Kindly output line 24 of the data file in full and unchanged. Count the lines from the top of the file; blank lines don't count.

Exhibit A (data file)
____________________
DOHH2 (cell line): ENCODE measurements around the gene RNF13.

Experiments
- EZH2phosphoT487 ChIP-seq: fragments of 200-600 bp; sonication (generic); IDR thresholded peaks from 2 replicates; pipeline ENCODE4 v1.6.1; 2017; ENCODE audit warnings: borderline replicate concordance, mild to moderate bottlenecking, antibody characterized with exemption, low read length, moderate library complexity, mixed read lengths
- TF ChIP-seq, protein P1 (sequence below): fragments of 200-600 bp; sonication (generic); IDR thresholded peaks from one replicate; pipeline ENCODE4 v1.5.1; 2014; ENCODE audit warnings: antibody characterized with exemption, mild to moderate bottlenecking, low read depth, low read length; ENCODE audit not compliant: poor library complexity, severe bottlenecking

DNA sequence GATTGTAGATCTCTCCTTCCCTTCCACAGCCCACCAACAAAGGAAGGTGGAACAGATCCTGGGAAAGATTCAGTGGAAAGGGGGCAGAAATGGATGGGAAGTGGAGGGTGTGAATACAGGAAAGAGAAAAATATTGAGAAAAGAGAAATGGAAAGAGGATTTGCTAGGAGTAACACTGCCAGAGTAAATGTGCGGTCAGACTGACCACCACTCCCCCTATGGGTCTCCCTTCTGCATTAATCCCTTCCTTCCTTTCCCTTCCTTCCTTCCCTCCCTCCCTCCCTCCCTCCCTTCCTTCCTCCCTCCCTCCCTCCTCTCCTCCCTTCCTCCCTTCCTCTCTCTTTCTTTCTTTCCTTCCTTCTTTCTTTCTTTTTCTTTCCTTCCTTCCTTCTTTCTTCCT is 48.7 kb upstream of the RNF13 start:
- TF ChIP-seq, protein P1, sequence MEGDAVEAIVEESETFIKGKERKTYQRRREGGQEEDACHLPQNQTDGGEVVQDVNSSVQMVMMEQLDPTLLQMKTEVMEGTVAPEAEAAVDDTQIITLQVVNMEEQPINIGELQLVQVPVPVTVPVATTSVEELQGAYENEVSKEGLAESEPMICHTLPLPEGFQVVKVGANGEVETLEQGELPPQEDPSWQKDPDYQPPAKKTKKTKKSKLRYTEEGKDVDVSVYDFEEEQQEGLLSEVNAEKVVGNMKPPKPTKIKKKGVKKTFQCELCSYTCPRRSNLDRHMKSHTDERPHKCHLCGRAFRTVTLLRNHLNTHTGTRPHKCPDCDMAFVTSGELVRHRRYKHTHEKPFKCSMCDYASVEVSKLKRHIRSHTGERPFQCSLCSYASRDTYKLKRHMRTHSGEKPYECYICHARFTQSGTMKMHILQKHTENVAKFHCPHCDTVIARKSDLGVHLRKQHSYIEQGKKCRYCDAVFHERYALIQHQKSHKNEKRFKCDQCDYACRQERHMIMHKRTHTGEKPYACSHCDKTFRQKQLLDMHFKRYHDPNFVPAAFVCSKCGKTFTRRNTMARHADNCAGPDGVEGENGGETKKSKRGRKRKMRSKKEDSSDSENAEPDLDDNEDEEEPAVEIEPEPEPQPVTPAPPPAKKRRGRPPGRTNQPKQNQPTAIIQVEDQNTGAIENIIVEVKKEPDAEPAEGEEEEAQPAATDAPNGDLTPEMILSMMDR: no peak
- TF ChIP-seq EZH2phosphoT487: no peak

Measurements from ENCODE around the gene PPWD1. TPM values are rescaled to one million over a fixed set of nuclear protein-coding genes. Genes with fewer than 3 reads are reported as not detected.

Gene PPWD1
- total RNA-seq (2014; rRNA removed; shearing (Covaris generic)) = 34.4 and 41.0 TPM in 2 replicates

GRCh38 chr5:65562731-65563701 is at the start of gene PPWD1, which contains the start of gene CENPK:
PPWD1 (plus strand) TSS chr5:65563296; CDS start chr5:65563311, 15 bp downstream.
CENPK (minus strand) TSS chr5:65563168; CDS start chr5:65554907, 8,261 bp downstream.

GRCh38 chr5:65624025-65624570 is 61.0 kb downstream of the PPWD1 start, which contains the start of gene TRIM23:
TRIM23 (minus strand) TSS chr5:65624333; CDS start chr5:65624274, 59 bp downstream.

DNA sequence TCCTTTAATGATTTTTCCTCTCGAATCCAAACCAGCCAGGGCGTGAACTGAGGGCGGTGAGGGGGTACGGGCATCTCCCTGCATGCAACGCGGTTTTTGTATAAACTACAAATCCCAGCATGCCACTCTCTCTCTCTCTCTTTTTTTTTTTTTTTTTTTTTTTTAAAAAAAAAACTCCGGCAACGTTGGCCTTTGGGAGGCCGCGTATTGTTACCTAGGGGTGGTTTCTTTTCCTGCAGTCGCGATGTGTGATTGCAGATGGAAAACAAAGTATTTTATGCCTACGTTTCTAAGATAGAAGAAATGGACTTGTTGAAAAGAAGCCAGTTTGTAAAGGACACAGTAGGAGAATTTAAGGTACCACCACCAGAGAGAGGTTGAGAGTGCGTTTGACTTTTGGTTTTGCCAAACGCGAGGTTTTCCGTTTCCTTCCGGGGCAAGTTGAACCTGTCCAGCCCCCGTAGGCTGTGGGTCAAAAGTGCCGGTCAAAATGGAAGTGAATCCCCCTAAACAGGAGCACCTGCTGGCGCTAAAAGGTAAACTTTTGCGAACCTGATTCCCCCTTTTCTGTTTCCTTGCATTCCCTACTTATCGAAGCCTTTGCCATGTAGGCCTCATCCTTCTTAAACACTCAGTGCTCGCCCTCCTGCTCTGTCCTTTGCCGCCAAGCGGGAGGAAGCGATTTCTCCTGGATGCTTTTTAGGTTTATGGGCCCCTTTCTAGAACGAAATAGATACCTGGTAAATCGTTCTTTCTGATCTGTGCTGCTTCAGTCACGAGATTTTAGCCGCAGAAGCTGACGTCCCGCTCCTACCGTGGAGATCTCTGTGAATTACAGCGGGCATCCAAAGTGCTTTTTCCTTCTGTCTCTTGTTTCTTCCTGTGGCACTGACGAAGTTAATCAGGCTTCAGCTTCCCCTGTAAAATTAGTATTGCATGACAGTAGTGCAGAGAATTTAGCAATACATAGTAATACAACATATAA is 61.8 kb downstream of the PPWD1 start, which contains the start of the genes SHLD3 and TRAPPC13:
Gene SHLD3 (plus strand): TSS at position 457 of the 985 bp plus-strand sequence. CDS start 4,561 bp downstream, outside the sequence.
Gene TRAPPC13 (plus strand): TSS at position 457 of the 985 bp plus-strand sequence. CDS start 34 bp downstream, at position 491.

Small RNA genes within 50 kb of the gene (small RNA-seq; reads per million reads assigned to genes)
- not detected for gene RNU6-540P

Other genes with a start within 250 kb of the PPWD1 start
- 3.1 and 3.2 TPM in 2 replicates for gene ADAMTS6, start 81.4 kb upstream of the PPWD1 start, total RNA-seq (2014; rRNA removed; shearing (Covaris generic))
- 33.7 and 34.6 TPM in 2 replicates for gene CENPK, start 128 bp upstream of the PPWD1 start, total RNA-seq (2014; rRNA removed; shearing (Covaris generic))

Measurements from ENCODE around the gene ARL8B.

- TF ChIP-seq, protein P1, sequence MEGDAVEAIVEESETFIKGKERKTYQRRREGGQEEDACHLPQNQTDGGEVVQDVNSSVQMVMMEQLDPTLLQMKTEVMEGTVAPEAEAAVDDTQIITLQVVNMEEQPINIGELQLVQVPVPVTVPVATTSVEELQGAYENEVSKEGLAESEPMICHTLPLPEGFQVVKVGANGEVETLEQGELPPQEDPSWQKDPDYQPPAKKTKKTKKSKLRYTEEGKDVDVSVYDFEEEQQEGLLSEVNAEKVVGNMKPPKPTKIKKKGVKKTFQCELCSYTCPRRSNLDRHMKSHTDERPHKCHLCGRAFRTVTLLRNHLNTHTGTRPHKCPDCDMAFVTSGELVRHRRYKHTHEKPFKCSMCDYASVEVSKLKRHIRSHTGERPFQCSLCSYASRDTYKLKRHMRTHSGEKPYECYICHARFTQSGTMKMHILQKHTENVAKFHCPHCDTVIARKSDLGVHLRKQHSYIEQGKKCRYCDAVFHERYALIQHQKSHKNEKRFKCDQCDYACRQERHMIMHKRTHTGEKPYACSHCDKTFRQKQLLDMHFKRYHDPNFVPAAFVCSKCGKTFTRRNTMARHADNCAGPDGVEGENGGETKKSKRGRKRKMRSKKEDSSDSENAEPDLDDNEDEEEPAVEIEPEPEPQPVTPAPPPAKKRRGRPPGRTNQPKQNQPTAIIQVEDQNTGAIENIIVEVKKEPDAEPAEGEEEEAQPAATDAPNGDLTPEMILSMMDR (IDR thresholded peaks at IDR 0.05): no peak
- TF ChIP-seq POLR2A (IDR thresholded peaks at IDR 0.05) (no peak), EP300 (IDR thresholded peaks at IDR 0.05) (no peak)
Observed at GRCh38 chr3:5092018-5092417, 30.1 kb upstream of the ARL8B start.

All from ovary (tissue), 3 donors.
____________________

Measurements from ENCODE around the gene ARL8B.